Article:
Recent versions of OS X are much better at handling Mac setups with multiple displays, but many users don’t know that they can further customize their monitor configuration by moving the dock or changing which monitor is set to be the primary display. Here’s how these concepts work in OS X El Capitan.
OS X lets users “hide” applications on the desktop, which leaves the app open but removes all of its windows from view. As a result, hidden apps are sometimes difficult to keep track of, so here’s a simple Terminal command that will dim the Dock icon of any hidden app, allowing you to quickly see which apps are currently hidden on your Mac.
Do you just toss your Apple Watch on the nightstand each night to charge, surrounded by other cables and chargers? If so, check out the Spigen S350, an attractive, functional, and cheap Apple Watch stand that could make your Apple Watch charging experience a whole lot better.
The Dock provides a quick and easy way to manage your favorite apps in OS X, and once an app is on the Dock, its actual location on your Mac’s drive doesn’t really matter. But what if you need to quickly find a Dock app’s location, either to troubleshoot or uninstall the app? Instead of manually sorting through the Applications folder, here are two quick ways to reveal an app’s location in Finder.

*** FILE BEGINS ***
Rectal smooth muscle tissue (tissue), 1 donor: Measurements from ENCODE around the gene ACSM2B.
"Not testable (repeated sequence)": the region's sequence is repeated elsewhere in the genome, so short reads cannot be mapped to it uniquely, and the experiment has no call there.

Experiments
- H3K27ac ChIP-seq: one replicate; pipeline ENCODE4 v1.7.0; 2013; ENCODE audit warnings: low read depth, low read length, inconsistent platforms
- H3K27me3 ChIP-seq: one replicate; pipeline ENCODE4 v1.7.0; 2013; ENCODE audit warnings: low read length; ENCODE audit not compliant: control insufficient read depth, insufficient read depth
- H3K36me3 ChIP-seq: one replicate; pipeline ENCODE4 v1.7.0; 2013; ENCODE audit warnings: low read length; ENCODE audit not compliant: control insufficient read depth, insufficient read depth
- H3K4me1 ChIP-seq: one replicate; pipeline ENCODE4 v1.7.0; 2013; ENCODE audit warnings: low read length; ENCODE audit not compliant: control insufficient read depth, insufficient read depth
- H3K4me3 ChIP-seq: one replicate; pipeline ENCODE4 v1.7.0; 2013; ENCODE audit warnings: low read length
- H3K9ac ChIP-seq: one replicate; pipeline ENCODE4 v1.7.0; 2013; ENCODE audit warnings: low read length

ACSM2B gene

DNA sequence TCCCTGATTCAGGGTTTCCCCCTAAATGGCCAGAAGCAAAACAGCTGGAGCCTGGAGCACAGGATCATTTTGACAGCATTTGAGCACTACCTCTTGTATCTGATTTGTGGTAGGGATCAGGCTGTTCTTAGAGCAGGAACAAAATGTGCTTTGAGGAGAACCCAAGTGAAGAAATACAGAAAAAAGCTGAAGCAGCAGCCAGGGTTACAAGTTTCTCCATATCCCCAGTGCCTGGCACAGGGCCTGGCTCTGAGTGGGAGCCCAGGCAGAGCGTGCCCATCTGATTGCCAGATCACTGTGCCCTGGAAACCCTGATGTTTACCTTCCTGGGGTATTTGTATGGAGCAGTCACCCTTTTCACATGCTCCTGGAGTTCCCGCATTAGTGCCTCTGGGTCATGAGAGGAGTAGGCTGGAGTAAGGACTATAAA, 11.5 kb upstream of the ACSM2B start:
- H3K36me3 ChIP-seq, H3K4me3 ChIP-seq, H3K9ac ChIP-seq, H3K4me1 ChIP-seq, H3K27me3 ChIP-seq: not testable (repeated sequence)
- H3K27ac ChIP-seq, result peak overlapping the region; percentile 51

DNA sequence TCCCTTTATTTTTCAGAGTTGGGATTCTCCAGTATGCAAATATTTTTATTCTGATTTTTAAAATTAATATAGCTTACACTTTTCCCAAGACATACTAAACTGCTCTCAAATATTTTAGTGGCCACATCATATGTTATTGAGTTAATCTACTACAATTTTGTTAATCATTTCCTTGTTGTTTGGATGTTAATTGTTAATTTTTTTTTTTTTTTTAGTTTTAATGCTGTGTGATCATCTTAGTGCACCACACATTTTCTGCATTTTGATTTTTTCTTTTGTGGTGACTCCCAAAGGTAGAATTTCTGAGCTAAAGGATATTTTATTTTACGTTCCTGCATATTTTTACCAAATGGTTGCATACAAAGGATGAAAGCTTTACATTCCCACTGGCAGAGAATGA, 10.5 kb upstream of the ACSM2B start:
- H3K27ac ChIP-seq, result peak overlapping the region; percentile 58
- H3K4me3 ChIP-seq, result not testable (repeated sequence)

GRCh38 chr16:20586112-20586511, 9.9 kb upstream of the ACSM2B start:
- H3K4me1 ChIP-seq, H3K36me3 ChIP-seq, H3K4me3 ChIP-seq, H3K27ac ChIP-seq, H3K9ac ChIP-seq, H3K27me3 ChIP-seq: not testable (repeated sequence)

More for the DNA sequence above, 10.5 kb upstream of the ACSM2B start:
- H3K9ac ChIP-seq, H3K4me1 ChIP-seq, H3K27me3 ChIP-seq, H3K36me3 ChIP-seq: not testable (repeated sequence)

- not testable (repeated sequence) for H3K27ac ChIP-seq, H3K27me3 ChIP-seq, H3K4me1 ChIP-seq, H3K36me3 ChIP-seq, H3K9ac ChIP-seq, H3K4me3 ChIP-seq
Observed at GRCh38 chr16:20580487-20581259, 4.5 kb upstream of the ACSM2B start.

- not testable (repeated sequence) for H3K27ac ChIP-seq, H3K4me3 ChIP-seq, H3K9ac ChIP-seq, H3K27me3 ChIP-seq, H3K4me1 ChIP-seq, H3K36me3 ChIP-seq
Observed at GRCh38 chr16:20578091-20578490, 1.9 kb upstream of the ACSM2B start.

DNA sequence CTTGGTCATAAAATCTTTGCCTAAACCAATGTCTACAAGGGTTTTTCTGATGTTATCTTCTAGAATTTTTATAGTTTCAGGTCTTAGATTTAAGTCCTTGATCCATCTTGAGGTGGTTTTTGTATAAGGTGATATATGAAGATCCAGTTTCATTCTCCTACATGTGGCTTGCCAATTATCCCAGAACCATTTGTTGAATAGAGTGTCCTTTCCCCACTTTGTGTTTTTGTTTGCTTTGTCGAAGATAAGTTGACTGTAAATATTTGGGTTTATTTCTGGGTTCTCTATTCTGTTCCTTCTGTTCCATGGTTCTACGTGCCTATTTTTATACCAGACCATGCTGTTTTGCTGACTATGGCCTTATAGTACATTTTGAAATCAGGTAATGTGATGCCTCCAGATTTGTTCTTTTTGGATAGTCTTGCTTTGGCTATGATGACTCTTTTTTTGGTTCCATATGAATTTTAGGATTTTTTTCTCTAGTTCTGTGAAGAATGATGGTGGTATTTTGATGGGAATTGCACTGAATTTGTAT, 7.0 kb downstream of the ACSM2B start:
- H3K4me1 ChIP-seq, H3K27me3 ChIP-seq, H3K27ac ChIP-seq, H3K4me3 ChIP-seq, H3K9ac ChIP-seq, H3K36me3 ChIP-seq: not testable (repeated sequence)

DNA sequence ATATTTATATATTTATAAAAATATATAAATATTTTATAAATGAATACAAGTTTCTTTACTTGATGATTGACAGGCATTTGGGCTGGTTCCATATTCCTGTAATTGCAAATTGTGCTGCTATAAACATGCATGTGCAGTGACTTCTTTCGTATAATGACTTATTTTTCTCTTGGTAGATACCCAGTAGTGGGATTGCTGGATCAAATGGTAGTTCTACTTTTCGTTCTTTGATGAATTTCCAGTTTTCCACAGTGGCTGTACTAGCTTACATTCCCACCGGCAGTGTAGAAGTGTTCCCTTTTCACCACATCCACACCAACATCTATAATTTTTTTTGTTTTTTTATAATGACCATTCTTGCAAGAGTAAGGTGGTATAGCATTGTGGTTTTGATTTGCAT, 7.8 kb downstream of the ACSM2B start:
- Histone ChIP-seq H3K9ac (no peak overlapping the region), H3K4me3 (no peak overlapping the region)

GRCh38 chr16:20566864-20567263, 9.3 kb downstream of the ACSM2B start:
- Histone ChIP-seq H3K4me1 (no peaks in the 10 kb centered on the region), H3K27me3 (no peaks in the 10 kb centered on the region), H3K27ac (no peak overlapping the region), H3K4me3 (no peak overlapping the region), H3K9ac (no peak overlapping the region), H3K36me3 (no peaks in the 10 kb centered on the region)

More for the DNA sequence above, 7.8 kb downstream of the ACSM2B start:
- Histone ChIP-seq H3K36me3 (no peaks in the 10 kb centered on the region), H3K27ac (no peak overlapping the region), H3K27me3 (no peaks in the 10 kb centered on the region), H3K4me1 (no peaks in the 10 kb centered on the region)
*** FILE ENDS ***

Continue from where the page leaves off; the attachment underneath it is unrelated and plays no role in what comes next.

Stacks, introduced way back in OS X Leopard, can be a great way to quickly access your most important files right from your dock. Here’s a quick and easy Terminal command to make navigating Stacks more intuitive and visually appealing.
The new dark mode in OS X Yosemite might be too dark for some users, but a dark Dock only offers a slick new look. Unfortunately, Apple doesn’t currently give users the ability to mix and match dark mode elements, but that doesn’t mean you’re out of luck. Here’s how to use Terminal to hack your way to a dark Dock and light Menu Bar.
The OS X Dock is a great way to access your applications and files, but Apple insists on keeping apps and folders segregated on the left and right sides. Here’s a small trick that will let you place folders on the left side of the Dock, but there are some caveats.
Fans of “flat” 2D design may be happy with the new look of iOS 7, but when it comes to OS X Mavericks, 3D is here to stay. With the launch of the Mavericks’s GM build, it’s now clear that Apple has disabled a favorite Terminal tweak to make the Dock appear 2D.
OS X’s Dock is a key part of the operating system that has helped define the Mac experience for over a decade, and as OS X has changed so too has Apple’s implementation of the Dock. Like many aspects of OS X, however, end users can customize the Dock to better suit their tastes and workflow. Here are some handy Terminal tricks for making the Dock your own. Terminal All of these customization options rely on Terminal commands. Terminal is…